KABUL -- The recent killing of a top al-Qaeda leader by Afghan forces highlights the capabilities and professionalism of the country's security agencies to squash terror threats and defend Afghanistan, analysts and officials say.
Abu Muhsin al-Masri, an Egyptian national believed to be the number-two leader of al-Qaeda in the Indian Subcontinent (AQIS), was targeted and killed in Andar District, Ghazni Province, the National Directorate of Security (NDS) said in a statement Sunday (October 25).
Afghan officials did not provide further details about the operation or when it took place.
"The Afghan security forces, especially special forces, are professional and now have excellent combat experience," said Gen. (ret.) Aziz Ahmad Wardak, a Kabul-based military affairs analyst.
"Their skills and equipment are at the level of the international coalition forces, which is why these forces have been able to eliminate the prominent leaders and commanders of terrorist groups such as al-Qaeda and ISIS," he added, referring to the acronym for the "Islamic State of Iraq and Syria".
"The Afghan security and defence forces have been conducting all ground and air operations independently for some time now, and the successful planning and execution of their operations, which resulted in the death of al-Qaeda's second-in-command [in the sub-continent], are commendable," Wardak said.
Afghan security forces are up to the task of eliminating terrorists in the country, agreed Maj. Gen. (ret.) Zahir Azimi, a former Defence Ministry spokesman who is now a military affairs analyst in Kabul.
"One of the great things that have been done in Afghanistan for the past almost two decades is the creation of professional Afghan security and defence forces," he said.
"Good military training, modern weapons and excellent morale have enabled them to launch large and complex operations," he added.
The killing of the al-Qaeda leader is a significant blow to the militant group, according to Chris Miller, director of the US National Counterterrorism Centre.
Al-Masri's death "is a major setback to a terrorist organisation that is consistently experiencing strategic losses facilitated by the United States and its partners", Miller said in a statement.
Concerns over al-Qaeda ties with Taliban
The killing of al-Masri also highlighted ongoing concerns that al-Qaeda retains strong ties with the Taliban.
An aide to al-Masri who was "in contact with the Taliban" was detained during the operation in Ghazni Province, a source at the NDS who did not want to be named, told AFP.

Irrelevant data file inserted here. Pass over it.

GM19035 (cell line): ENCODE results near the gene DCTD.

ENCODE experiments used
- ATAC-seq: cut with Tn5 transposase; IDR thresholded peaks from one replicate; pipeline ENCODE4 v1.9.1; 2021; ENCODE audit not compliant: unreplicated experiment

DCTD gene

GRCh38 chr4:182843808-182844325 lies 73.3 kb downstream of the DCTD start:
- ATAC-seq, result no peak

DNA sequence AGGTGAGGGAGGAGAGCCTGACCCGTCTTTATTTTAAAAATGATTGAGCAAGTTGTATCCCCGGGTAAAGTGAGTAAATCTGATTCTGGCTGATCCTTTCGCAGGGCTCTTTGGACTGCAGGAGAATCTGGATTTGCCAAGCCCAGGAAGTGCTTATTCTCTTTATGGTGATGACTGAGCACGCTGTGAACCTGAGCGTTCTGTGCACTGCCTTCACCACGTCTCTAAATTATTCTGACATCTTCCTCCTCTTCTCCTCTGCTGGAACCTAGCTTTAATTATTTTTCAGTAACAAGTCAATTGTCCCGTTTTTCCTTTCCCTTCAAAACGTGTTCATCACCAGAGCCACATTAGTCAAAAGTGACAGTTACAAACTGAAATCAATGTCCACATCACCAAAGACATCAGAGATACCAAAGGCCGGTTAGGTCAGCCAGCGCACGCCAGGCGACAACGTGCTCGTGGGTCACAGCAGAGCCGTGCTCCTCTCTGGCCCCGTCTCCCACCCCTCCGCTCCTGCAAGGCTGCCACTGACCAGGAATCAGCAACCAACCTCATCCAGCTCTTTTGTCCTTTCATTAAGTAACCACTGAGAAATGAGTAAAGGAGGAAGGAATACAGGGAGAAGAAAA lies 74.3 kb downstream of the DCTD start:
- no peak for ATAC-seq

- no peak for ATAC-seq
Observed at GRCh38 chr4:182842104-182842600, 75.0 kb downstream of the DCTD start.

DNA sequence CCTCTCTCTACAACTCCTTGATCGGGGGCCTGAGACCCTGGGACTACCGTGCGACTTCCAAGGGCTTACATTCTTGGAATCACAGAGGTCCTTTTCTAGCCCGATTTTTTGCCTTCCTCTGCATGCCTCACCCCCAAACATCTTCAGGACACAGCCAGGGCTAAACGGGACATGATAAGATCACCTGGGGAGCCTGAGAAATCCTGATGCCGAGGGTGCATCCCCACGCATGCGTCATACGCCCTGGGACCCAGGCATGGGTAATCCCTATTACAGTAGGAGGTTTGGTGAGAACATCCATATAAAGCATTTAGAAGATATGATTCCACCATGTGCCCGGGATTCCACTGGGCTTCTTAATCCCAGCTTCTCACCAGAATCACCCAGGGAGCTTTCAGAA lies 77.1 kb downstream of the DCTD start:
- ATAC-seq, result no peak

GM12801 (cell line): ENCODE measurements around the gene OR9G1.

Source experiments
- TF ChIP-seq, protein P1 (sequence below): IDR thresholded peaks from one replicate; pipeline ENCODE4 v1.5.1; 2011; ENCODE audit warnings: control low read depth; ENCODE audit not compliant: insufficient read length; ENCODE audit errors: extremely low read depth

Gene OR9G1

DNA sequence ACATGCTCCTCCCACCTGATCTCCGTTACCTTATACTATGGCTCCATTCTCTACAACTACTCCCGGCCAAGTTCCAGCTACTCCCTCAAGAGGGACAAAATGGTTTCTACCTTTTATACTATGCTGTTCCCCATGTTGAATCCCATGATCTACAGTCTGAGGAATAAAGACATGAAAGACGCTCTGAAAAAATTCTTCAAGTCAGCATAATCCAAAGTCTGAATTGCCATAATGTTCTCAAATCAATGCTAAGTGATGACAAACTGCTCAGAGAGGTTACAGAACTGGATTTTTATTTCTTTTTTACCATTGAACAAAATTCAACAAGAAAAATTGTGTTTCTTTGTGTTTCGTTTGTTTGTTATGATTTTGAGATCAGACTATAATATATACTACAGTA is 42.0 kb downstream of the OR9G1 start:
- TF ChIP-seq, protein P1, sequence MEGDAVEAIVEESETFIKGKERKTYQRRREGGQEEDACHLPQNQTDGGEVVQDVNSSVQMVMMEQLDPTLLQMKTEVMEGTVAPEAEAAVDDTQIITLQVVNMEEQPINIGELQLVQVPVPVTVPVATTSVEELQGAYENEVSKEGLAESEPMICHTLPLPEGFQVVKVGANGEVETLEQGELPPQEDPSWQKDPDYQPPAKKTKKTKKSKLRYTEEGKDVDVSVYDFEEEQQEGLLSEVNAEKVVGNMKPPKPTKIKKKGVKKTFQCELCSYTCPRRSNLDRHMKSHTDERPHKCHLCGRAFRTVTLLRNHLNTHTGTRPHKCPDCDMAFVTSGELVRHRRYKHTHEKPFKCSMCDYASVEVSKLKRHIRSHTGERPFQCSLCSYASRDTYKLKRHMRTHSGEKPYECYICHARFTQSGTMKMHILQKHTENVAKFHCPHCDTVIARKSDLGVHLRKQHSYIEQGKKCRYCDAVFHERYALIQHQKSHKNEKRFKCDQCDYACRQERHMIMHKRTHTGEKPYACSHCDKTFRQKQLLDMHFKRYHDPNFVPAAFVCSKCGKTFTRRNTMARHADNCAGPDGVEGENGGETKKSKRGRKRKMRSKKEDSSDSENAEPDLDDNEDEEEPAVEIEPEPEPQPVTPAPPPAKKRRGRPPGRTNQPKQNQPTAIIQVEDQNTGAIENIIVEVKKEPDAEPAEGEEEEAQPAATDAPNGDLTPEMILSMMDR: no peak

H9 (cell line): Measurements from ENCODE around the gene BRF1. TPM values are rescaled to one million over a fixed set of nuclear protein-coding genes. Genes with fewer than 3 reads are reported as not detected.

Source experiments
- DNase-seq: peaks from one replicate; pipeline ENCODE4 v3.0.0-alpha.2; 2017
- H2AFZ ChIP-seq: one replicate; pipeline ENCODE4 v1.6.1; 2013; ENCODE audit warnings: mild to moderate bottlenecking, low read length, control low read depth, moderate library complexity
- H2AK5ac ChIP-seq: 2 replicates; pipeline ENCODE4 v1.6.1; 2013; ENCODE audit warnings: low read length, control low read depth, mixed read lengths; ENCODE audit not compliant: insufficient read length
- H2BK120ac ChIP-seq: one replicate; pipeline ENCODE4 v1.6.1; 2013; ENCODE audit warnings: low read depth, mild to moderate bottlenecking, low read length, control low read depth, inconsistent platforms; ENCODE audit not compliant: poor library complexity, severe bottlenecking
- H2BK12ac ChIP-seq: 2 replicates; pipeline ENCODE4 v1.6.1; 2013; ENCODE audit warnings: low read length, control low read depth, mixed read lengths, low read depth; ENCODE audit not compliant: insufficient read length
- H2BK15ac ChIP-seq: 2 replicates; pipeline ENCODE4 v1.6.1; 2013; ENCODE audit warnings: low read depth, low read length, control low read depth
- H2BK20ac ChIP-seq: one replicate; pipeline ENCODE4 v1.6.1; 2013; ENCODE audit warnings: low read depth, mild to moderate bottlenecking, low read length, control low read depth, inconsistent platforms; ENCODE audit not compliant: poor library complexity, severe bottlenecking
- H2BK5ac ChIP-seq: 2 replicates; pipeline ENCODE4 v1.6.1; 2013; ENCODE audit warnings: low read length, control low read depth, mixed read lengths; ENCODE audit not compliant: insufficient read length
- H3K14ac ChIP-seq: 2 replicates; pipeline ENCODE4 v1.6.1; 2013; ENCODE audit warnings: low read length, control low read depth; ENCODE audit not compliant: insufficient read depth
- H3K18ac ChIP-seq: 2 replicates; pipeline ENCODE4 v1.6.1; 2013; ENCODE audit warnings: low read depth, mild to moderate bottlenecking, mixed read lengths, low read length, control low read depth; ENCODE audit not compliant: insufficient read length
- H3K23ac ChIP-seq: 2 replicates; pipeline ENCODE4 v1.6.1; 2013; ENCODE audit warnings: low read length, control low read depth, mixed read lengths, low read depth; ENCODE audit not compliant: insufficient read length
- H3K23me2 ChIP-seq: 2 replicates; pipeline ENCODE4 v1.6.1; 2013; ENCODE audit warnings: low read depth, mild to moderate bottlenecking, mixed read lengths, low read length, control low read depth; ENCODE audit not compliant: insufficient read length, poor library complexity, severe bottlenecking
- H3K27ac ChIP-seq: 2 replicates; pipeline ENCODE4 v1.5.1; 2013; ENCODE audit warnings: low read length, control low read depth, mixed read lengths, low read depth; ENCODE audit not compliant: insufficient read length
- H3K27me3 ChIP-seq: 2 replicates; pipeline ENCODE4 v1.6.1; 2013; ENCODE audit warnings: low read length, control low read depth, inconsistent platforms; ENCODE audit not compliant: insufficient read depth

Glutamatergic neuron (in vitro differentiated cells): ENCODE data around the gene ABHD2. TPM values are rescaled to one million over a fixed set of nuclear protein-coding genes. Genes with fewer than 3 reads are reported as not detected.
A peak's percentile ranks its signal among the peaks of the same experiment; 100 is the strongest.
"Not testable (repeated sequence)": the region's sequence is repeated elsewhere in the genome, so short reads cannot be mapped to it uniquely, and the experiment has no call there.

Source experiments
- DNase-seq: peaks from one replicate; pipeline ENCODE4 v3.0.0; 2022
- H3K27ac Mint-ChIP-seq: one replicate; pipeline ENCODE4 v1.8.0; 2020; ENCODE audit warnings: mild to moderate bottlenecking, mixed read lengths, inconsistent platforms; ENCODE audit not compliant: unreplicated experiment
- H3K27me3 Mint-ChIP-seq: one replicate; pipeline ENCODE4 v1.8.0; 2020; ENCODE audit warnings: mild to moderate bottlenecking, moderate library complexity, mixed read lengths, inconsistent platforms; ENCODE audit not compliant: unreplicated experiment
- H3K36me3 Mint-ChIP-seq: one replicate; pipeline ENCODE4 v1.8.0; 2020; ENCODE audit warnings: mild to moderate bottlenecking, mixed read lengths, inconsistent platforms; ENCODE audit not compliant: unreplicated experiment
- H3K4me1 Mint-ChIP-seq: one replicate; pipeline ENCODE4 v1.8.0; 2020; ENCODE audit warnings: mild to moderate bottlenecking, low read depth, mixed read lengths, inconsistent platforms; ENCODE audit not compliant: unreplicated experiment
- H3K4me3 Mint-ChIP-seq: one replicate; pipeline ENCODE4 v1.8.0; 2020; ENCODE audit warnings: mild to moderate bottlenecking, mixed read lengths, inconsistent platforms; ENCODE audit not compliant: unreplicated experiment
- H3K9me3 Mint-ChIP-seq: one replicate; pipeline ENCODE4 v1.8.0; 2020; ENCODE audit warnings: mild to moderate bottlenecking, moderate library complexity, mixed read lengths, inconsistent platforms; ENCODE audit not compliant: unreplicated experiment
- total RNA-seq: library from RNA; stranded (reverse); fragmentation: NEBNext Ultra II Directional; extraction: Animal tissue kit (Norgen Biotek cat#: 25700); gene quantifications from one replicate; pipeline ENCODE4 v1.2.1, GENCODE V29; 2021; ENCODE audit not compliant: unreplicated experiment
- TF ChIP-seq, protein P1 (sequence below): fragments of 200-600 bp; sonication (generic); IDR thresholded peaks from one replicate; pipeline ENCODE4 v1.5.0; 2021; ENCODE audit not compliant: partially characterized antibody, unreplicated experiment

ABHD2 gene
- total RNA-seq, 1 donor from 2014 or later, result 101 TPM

The Taliban have continued to work with AQIS, the US Defence Department said in July, and in May a United Nations (UN) analysis detailed the Taliban's extensive ties with al-Qaeda.
Ties between the Taliban, particularly its Haqqani Network, and al-Qaeda "remain close, based on friendship, a history of shared struggle, ideological sympathy and intermarriage", the report said.
Evidence shows that the Taliban, despite pledging to turn their backs on the terrorist group, have enabled al-Qaeda to gain strength under their protection, according to the UN monitor.
The two insurgent outfits are in cahoots, agreed Edmund Fitton-Brown, co-ordinator of the UN's Islamic State, Al-Qaeda and Taliban Monitoring Team, telling the BBC that "al-Qaeda are heavily embedded with the Taliban".
"They do a good deal of military action and training action with the Taliban, and that has not changed," the BBC cited him as saying in an article on its website on Wednesday (October 28).
Calls for Taliban to renounce terrorism
President Ashraf Ghani is convinced of their alliance as well and, following the killing of al-Masri, accused the Taliban of keeping close ties with al-Qaeda.
"The killing of a key al-Qaeda member by our heroes proved that the threat of terrorism and the Taliban's connection to terrorist networks still persist," the Afghan Presidential Palace said in a statement October 25, quoting Ghani.
"The Taliban must prove to the people, the government of Afghanistan and the international community that they are severing ties with al-Qaeda and other terrorist networks, renouncing violence and accepting a permanent ceasefire to pave the way for peace," said Ghani.
Acting Interior Affairs Minister Masood Andarabi concurred with Ghani's comments.
"The killing of one of the key al-Qaeda member, al-Masri, by the [NDS] demonstrates the close ties of the Taliban to the terrorist groups that are operating against the Afghan government and its people," he tweeted in Dari on October 25.
"They still keep close relations with the terrorist groups, and they are lying to different sides."
The Taliban have not commented on the death of al-Masri or on Ghani's and Andarabi's accusations.
The Taliban's sheltering of al-Qaeda was the original reason for the US military intervention in Afghanistan after the September 11, 2001 attacks in the United States.
Taliban leaders have continued to deny al-Qaeda's role in the terrorist attack on the United States, even though the terrorist group admits carrying it out from Taliban-controlled territory.
[Sulaiman from Kabul contributed to this report.]